Softcom harps on the use of technology to meet SDGs 2030 | The Guardian Nigeria News – Nigeria and World News

Softcom harps on the use of technology to meet SDGs 2030 | The Guardian Nigeria News - Nigeria and World News

Yomi Adedeji, CEO, Softcom

Softcom, an indigenous technology company and technical partners to the Federal Government of Nigeria on the N-Power project, hosted a conference with the theme: Combating Poverty: Role of Technology in driving social change in Africa.

The conference, which held at Softcom’s headquarters in Lagos, sought to advance technological solutions to Nigeria and Africa’s socio-economic development challenges in light of upcoming conversations at WEF on shaping inclusive growth and creating high-quality employment opportunities.

Speaking at the conference, Yomi Adedeji, CEO, Softcom said the 12-year-old company is focused on addressing fundamental development issues tied to Identity, Payment, Data & Learning.

He said these four pillars formed the bedrock upon which any development initiative would rest.

“For any development initiative to be successful, we have to first solve the issue of identity.

“This is because a one-to-all approach to solving development issues will make little impact and limit sustainability.

“Individuals function within economic clusters or communities. It is important to take cognisance of these peculiarities in designing an intervention programme.”

Mr. Afolabi Imoukhuede, SSA to the Government on Job Creation, noted six pillars comprising identity, digital literacy, education, agriculture, financial services and health that would facilitate social inclusion and national development.

He added that strong government participation in policymaking, resource allocation and ecosystem development is required to fast track development in these areas.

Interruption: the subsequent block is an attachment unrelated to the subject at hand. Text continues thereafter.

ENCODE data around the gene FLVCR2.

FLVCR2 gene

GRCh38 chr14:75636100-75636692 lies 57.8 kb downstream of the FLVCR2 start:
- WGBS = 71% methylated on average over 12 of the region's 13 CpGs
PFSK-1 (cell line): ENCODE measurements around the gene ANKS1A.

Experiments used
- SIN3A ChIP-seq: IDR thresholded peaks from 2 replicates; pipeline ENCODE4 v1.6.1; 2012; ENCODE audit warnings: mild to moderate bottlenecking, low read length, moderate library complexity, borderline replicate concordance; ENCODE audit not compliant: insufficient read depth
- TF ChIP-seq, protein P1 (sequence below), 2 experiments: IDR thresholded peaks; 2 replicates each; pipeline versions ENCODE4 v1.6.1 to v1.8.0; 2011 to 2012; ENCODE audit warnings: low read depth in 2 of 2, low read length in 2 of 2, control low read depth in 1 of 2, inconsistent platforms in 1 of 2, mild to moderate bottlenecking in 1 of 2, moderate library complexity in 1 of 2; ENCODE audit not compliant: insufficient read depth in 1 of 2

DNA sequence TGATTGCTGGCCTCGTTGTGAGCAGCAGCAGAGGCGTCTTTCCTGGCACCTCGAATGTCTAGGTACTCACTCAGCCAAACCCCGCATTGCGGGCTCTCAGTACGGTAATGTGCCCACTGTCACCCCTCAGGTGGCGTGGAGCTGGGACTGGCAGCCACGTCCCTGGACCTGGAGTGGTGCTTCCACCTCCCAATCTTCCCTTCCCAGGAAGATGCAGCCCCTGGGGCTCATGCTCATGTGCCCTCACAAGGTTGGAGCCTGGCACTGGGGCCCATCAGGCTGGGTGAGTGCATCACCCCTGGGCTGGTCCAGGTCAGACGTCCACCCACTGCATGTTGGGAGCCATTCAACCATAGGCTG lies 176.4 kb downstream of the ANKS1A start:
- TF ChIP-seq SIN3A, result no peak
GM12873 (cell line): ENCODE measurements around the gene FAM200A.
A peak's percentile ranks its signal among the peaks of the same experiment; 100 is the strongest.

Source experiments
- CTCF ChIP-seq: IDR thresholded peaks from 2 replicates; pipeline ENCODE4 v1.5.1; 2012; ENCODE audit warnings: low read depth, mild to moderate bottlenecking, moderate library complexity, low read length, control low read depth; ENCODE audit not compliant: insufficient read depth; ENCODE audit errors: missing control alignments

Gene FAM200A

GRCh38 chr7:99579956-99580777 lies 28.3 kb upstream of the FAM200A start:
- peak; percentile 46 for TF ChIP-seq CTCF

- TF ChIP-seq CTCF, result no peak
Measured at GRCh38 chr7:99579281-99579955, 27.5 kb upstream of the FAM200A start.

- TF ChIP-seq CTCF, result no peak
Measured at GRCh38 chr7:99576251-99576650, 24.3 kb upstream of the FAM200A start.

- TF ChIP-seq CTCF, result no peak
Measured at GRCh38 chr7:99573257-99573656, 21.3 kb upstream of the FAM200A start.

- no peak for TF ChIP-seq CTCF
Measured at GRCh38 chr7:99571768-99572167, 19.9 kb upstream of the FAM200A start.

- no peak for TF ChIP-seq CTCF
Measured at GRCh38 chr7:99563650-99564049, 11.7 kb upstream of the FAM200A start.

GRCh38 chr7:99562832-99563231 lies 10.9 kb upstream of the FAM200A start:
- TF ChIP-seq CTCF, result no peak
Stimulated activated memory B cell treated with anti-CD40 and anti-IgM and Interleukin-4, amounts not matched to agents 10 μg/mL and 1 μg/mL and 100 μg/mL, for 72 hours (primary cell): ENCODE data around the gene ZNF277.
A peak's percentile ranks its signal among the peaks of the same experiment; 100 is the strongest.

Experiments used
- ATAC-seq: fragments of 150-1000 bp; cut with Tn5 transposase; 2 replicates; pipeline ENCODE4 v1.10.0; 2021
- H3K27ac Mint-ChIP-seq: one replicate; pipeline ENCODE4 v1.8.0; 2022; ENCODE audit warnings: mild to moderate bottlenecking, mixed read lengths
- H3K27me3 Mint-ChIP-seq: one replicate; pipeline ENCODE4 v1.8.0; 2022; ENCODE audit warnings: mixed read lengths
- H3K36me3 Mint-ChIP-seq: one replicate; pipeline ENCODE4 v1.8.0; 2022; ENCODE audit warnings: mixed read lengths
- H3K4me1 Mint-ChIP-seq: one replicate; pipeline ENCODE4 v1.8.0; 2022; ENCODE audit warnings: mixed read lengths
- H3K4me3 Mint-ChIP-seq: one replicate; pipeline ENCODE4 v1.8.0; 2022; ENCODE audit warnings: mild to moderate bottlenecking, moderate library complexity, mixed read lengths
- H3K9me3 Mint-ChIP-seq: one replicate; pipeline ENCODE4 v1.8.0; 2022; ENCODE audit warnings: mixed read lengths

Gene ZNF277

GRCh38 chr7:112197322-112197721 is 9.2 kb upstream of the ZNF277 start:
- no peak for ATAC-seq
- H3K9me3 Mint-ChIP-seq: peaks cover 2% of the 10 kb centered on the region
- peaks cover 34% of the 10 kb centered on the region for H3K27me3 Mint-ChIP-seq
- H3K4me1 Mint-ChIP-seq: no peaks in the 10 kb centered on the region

Imoukhuede lauded Softcom and other partners on their technical expertise in implementing the N-Power project, describing Softcom’s intervention as the ‘eureka’ that brought the government’s objectives to light.

“A traditional method of implementing the program would have limited enrolment and training delivery to fewer than 40,000 participants; however, with the aid of technology, the programme was able to enrol over 500,000 beneficiaries for the graduate and non-graduate programme across the 774 local governments in Nigeria”.

Expressing his delight at the successful implementation of the N-Power project, Imoukhuede stated, “Nigeria now has a transparent, replicable and scalable model that can be adopted across all tiers of government and for all types of development initiatives.

“N-Power will expand into other connected economic clusters that will ensure sustainability and inclusive growth.”

The critical role technology played in the implementation of the N-Power project from the application stage to selection, training and remuneration processes was emphasised.

Speaking further, Adedeji said “we designed a platform that guaranteed transparent recruitment, and beneficiary verification, which ensured that no ghost worker existed in the N-Power programme.

“In addition, the platform enabled effective and seamless multi-stakeholder collaboration.”

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